(12 votes)
  • male robot hal style avatar for user Sergei Shneider
    Was Renaissance art anti-religious? Perhaps trying to humanize the divine figures with goal of dispelling the 'myths'?

    Also, re: photography i remember reading Susan Sontag's book and she mentions how photography at first was seen as a threat to painting, only to actually benefit it, free it up from any obligations to record, and turn it into essentially a pure art. Interesting photography then went into a similar path as you describe in one of the previous videos where at first photographers were considered craftsmen, and had to fight to be accepted as an art form.
    (5 votes)
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  • duskpin ultimate style avatar for user samyiching
    At , there is a faint circle around the woman's head. Why is that?
    (4 votes)
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  • piceratops ultimate style avatar for user Matthew DeWard
    Did the frontal depiction of the mosaic of the Virgin Mary have anything to do with making the subjects submissive? By that I mean, was it positioned frontally so that it would make her look more mightier than those looking upon her?
    (2 votes)
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    • leaf green style avatar for user Allie P
      The iconography of the Theotokos (the Virgin Mary) and that of Christ is meant to make them appear much larger than life. If you were to see an icon of both the Theotokos and Christ in a crowd, the two largest figures would be the Mother and Son. This is done to draw the attention and focus of the viewer to the two most important figures, that of God, and of the most blessed of mankind.
      As the other person who answered has said, it is not to make us fear her. It is simply to draw our attention to the magnificence of the two figures before us.
      (4 votes)
  • piceratops ultimate style avatar for user Greg Sherman
    How do we know that the style of illustration used in the Hagia Sophia meant the things you said it meant (real vs. unreal, holy, etc. ) rather than the limitations of the artist chosen to create the work? I would assume that many of these, contracts, were awarded politically rather than by talent, so it may have gone to a well connected artist from a prestigious family rather than to one that could realistically depict a figure.
    (3 votes)
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  • duskpin ultimate style avatar for user Evelyn-Grace
    Hello,
    Um.. I don't know what the Bellini is. Can you guys explain it to me? I think it might be a painting's name because it says something like that in
    (1 vote)
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Video transcript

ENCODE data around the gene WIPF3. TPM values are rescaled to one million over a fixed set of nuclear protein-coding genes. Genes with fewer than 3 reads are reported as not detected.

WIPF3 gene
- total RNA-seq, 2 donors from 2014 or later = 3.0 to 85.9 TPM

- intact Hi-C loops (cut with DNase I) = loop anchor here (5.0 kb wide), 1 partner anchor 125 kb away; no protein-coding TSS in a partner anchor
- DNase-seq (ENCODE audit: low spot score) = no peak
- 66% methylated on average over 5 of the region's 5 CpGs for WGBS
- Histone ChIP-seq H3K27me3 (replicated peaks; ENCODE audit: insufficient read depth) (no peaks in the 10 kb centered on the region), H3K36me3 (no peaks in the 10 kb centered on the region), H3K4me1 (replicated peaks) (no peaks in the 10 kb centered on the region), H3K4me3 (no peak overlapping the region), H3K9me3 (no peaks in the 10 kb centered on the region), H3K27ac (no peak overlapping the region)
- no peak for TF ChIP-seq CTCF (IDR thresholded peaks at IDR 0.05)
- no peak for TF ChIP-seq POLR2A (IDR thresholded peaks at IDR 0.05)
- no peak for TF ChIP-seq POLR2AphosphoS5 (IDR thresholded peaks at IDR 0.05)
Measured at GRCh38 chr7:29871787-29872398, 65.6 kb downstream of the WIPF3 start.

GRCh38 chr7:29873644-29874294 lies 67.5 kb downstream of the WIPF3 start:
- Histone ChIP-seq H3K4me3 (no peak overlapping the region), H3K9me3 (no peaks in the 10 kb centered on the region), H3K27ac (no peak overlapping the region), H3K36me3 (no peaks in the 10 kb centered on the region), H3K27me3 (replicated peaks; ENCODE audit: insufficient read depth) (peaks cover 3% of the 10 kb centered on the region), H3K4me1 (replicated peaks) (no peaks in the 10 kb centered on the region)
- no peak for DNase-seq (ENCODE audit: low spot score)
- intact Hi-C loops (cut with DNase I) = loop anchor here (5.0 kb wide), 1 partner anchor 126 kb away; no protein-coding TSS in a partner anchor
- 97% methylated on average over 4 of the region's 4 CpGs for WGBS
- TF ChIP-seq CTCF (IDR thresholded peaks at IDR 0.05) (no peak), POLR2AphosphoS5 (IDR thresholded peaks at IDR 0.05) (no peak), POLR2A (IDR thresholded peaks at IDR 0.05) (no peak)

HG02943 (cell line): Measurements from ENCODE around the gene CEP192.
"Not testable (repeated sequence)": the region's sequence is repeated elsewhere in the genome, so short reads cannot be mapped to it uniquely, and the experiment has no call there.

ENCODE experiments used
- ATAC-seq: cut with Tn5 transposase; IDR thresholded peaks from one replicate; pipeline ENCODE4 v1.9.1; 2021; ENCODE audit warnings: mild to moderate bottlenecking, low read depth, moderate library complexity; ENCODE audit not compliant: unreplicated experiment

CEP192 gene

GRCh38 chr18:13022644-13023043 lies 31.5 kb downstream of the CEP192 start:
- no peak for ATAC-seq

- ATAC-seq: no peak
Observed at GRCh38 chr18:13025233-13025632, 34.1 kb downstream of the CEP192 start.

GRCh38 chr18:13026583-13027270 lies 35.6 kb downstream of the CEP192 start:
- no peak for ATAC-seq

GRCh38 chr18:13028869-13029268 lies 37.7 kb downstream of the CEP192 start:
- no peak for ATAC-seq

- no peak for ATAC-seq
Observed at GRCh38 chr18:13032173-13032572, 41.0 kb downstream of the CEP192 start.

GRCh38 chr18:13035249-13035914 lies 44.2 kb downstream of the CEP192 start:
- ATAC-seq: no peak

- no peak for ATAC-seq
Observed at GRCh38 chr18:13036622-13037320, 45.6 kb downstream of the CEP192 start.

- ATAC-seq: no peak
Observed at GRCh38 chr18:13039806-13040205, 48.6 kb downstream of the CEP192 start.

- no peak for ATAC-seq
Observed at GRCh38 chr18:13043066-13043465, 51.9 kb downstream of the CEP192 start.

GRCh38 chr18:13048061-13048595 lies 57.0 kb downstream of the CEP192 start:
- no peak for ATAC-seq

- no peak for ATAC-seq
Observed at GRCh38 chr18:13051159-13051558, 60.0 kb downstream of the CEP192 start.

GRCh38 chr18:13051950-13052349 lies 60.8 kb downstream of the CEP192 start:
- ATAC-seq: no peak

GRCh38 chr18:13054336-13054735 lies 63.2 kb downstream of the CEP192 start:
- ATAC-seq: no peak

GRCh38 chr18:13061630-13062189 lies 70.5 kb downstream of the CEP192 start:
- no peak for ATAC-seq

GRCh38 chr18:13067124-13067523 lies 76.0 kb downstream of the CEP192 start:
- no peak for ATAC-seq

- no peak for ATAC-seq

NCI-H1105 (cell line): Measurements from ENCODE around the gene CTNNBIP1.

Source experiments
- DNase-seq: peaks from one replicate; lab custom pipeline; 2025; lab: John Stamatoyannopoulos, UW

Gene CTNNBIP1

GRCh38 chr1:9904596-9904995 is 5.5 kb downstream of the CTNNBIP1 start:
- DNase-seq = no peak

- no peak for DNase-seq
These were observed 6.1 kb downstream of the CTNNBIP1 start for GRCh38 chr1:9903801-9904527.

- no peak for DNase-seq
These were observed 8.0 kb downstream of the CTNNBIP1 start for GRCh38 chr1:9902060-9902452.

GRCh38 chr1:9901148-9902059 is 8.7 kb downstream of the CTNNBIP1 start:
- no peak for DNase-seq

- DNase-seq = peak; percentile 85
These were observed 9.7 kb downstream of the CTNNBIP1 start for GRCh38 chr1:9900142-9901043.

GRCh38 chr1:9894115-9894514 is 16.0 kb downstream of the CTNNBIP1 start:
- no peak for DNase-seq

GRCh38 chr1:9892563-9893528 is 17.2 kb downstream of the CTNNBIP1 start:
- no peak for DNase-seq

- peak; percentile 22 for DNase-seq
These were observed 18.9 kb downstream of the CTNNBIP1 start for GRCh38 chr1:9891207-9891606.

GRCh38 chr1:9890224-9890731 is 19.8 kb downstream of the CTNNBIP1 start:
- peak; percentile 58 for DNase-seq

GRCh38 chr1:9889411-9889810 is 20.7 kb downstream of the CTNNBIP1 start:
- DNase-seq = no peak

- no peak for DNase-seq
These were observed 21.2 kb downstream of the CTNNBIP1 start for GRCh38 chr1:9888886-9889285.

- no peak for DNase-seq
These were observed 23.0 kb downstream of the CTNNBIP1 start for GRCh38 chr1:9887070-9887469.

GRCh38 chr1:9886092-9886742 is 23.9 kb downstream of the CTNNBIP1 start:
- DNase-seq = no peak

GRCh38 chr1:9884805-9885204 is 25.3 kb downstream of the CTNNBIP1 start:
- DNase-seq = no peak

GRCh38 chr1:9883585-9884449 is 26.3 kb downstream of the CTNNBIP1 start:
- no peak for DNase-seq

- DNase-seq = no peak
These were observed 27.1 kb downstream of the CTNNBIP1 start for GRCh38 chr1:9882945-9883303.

(jazz piano) - [Voiceover] Artists love to portray the human body, but there's a lot of decisions to make, and when you portray the human body on a two-dimensional surface, those decisions come to the fore. - [Voiceover] Bodies exist in space, and so there are various ways of representing three-dimensional forms on a two-dimensional surface, and when you're representing the body, there's lots of other complicated things like how do you represent movement, the weight of the body, and do you? Or do you choose to represent the body in a more abstract and transcendent way? - [Voiceover] One of the first great naturalistic renderings of the human body came about in the classical tradition, that is, the art work of the ancient Greeks and the ancient Romans. Now most ancient Greek painting is lost, but we do have some ancient Roman painting. A great example of that can be seen in a fresco, that is a wall painting, of a woman and her daughter who's standing behind a chair. - [Voiceover] We think is her daughter, and this is a very old image, so it's hard to know exactly what's being shown. - [Voiceover] That's true. This is more than 2,000 years old. - [Voiceover] So, just like we see in sculpture in ancient Greece and Rome in two-dimensional art and fresco paintings like this one, we see an interest in representing the correct proportions of the human body, and interest in representing, although a clothed figure, a sense of a nude figure that makes sense underneath that drapery. - [Voiceover] Well, we get a sense for the mass, of the volumes, of the body, and remember, all of this is represented on a two-dimensional surface, so the ability to create a sense of a form turning in space is quite an achievement. - [Voiceover] And when you say turning in space, you mean light playing over the surface of a form to make it appear three-dimensional. - [Voiceover] Well, look at the edge of the pillow that she sits on. The bottom of it has shadow, the top of it has a highlight, and so we get a sense of that object in space. - [Voiceover] So the artist has created a convincing illusion on this two-dimensional surface of a three-dimensional form. - [Voiceover] Look at the instrument that that woman holds. We're seeing it at an angle so that it looks foreshortened. - [Voiceover] It appears to be coming out in space toward us, and by creating a foreshortened form, the artist further helps to convince us of an illusion of space. There's a lot going on here, in fact, where the artist is trying to give us a sense of naturalism, of an illusion of reality. We have the foreshortened musical instrument, the foreshortened arm of the chair, the naturalism of her body, the sense of her weight as she sits on that chair. - [Voiceover] And, of course, the child that is behind the chair so that we know that there is space. It's a relatively shallow space. We have a wall behind the child. Nevertheless, we do see the woman in front, the chair in the middle, the girl behind that, and the wall behind her. - [Voiceover] Exactly. We have an illusion of space and we have an illusion of three-dimensional figures that exist within that space. - [Voiceover] But throughout history, that wasn't always the primary consideration of an artist. - [Voiceover] If we look at a Medieval mosaic when Europe was dominated by Christianity, by Christian thought, we see a very different approach to the human figure. - [Voiceover] Here we're looking at an apse mosaic. That is, this is made of tiny pieces of stone and glass that's in a church called Hagia Sophia. This is huge. It's about 16 feet tall, but it's so much more stylized than the Roman painting. The image itself is quite symmetrical. - [Voiceover] By symmetry we mean that if you cut it down the center it would be pretty much the same on both sides, and the figures are very frontal. This is a kind of view that's not very realistic. If you walked in a room, for example, how many people would you actually see exactly frontal? - [Voiceover] And you would generally not see figures that have halos around their heads or gold backgrounds behind them. This is a spiritual representation. This is an image of the Virgin Mary and her son, Christ. So what we're looking at here is a heavenly representation. This is a symbolic representation. Although there is some reference to light and shadow, especially in the drapery and especially in the cushions, this is an image that is coming out of the late Roman tradition. Nevertheless, this is primarily concerned with abstracting the human body. - [Voiceover] And abstracting space, and so we can say that the artists of the ancient Roman fresco was doing everything he could to convince us of the reality of his illusion. Here, in the Middle Ages, the artist is doing everything he can to convince us of the unreality of his image. He has removed it from any earthly setting. We have that gold background. The figure is elongated. The drapery describes the body a bit, but is very abstracted. By abstracted, we mean removed from reality. - [Voiceover] So the lengthening of that body is a way of signaling to the viewer that the figure that we're seeing is not somebody that we would meet in our daily lives, that this is somebody who exists in the spiritual realm. Christians at this point in history are much less concerned with the importance of the physical, of the realm in which we live, and are much more focused on the hereafter, on the spiritual realm. Now, that changes. If we move to the Renaissance, we see Christian art that is concerned with the here and now. - [Voiceover] And see that in so much work of the Renaissance. In this beautiful painting by Giovanni Bellini, we have a spiritual image, this is the Madonna and the Christ child, but in a beautiful earthly setting with a landscape behind them. The figures no longer wear those big halos indicating their divine status. Their bodies are in much more natural proportions, and move much more naturally. So we have that interest in both the natural world and the naturalism, the realism, of the body. - [Voiceover] So here's an artist that is finding kind of spirituality in the beauty of nature, in the beauty of the human body. In this way, we have an artist who has an interest in returning to that older Greek and Roman tradition. I'm not saying that Bellini was looking specifically at Roman wall painting, that would have been hard to see, but there was a general interest in the classical interest in the natural world. - [Voiceover] And that's one of the ways that we define the Renaissance, the Renaissance as a rebirth of the culture of ancient Greece and Rome and artists looking back to that naturalistic tradition. - [Voiceover] But I think it's important to be cautious not to look at the Bellini and say that it is more successful than the Medieval mosaic. These are works of art that were responding to the needs of its culture, to the interests of its culture. Both of them are spectacular representations, but very different kinds of issues are important to them. - [Voiceover] The artists who created the mosaic in Hagia Sophia had no interest in creating an illusion of reality. In fact, their goal was to not create the illusion of reality! We see that happen again in the 20th Century with some artists. We're looking at a Madonna and Child by a 20th Century artist named Eric Gill. - [Voiceover] This is a print, and it is so simplified. It is so abstracted. We can clearly see the intimacy between the Virgin Mary and the Christ child, very similar to the intimacy that exists in all of these images, but it is stark black and white. It is simple line and contour. The artist has reduced it. This is a kind of economy of line that is interesting and important to artists in the 20th Century, and to artists who have, in a sense, the entire sweep of history at their disposal, that can pick and choose the styles that they want to work in, and who try to create a new kind of meaning through those choices. - [Voiceover] So gone is the use of modeling, or chiaroscuro, that movement of light to dark to create an illusion of three-dimensional form. We have no sense of atmospheric perspective like we have in the Bellini, where we have a sense of deep space in that landscape. - [Voiceover] And even more abstracted than the mosaic, but this is an artist who is familiar with every image we've looked at. - [Voiceover] And you could say that in the era of photography, why create reality? - [Voiceover] So like every artist before him, Eric Gill is making choices and producing art that answers questions that are relevant to his culture. - [Voiceover] That answers the needs of the 20th Century. (jazz piano)